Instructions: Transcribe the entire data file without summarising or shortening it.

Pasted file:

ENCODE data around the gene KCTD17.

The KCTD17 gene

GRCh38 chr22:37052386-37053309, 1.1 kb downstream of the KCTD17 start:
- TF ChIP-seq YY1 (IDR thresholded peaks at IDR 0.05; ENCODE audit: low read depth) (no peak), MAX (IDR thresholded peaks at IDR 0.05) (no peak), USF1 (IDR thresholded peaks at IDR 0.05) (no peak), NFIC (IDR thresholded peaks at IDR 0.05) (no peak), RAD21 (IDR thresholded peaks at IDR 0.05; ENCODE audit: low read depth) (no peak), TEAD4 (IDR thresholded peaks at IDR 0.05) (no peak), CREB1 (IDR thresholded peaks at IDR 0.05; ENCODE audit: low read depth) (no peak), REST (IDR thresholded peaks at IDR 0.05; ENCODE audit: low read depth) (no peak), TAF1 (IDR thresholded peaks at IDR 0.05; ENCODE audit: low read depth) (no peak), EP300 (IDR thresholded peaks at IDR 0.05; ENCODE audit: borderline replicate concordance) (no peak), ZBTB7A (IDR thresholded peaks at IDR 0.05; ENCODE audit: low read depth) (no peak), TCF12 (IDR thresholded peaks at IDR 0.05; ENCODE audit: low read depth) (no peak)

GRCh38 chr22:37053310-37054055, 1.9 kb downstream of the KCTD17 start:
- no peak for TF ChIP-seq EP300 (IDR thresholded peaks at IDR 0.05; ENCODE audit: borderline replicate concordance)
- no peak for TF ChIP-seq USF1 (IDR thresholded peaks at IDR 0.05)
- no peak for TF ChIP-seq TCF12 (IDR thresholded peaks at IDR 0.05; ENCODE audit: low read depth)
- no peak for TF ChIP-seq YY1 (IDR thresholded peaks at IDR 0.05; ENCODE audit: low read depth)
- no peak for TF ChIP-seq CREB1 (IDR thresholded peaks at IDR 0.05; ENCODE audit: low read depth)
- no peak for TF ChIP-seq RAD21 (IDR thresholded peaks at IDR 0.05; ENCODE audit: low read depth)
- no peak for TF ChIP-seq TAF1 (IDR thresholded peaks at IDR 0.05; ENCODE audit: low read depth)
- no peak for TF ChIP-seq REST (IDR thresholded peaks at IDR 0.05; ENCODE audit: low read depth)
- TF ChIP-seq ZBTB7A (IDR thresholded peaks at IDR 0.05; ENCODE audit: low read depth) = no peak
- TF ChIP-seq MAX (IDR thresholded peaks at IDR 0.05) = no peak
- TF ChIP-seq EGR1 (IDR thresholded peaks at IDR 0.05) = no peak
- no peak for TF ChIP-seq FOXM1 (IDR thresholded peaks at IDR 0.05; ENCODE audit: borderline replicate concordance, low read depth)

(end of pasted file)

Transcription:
ENCODE data around the gene KCTD17.

The KCTD17 gene

GRCh38 chr22:37052386-37053309, 1.1 kb downstream of the KCTD17 start:
- TF ChIP-seq YY1 (IDR thresholded peaks at IDR 0.05; ENCODE audit: low read depth) (no peak), MAX (IDR thresholded peaks at IDR 0.05) (no peak), USF1 (IDR thresholded peaks at IDR 0.05) (no peak), NFIC (IDR thresholded peaks at IDR 0.05) (no peak), RAD21 (IDR thresholded peaks at IDR 0.05; ENCODE audit: low read depth) (no peak), TEAD4 (IDR thresholded peaks at IDR 0.05) (no peak), CREB1 (IDR thresholded peaks at IDR 0.05; ENCODE audit: low read depth) (no peak), REST (IDR thresholded peaks at IDR 0.05; ENCODE audit: low read depth) (no peak), TAF1 (IDR thresholded peaks at IDR 0.05; ENCODE audit: low read depth) (no peak), EP300 (IDR thresholded peaks at IDR 0.05; ENCODE audit: borderline replicate concordance) (no peak), ZBTB7A (IDR thresholded peaks at IDR 0.05; ENCODE audit: low read depth) (no peak), TCF12 (IDR thresholded peaks at IDR 0.05; ENCODE audit: low read depth) (no peak)

GRCh38 chr22:37053310-37054055, 1.9 kb downstream of the KCTD17 start:
- no peak for TF ChIP-seq EP300 (IDR thresholded peaks at IDR 0.05; ENCODE audit: borderline replicate concordance)
- no peak for TF ChIP-seq USF1 (IDR thresholded peaks at IDR 0.05)
- no peak for TF ChIP-seq TCF12 (IDR thresholded peaks at IDR 0.05; ENCODE audit: low read depth)
- no peak for TF ChIP-seq YY1 (IDR thresholded peaks at IDR 0.05; ENCODE audit: low read depth)
- no peak for TF ChIP-seq CREB1 (IDR thresholded peaks at IDR 0.05; ENCODE audit: low read depth)
- no peak for TF ChIP-seq RAD21 (IDR thresholded peaks at IDR 0.05; ENCODE audit: low read depth)
- no peak for TF ChIP-seq TAF1 (IDR thresholded peaks at IDR 0.05; ENCODE audit: low read depth)
- no peak for TF ChIP-seq REST (IDR thresholded peaks at IDR 0.05; ENCODE audit: low read depth)
- TF ChIP-seq ZBTB7A (IDR thresholded peaks at IDR 0.05; ENCODE audit: low read depth) = no peak
- TF ChIP-seq MAX (IDR thresholded peaks at IDR 0.05) = no peak
- TF ChIP-seq EGR1 (IDR thresholded peaks at IDR 0.05) = no peak
- no peak for TF ChIP-seq FOXM1 (IDR thresholded peaks at IDR 0.05; ENCODE audit: borderline replicate concordance, low read depth)